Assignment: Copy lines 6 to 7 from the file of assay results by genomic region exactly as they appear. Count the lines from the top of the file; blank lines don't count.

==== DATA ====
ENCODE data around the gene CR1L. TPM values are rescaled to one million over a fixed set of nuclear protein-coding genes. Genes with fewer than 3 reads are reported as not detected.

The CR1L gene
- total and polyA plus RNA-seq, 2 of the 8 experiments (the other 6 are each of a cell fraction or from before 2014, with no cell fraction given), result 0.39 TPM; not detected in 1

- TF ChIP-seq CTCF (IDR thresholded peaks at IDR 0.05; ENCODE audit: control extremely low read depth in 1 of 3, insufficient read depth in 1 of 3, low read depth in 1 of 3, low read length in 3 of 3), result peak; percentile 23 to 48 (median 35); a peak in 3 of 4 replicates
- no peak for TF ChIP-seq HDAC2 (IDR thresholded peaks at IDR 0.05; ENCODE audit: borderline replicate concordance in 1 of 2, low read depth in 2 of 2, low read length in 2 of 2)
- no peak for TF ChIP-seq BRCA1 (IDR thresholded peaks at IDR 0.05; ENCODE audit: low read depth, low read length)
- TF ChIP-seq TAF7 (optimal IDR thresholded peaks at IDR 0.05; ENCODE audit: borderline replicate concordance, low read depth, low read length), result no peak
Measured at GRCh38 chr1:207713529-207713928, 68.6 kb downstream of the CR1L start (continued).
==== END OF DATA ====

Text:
- no peak for TF ChIP-seq BRCA1 (IDR thresholded peaks at IDR 0.05; ENCODE audit: low read depth, low read length)
- TF ChIP-seq TAF7 (optimal IDR thresholded peaks at IDR 0.05; ENCODE audit: borderline replicate concordance, low read depth, low read length), result no peak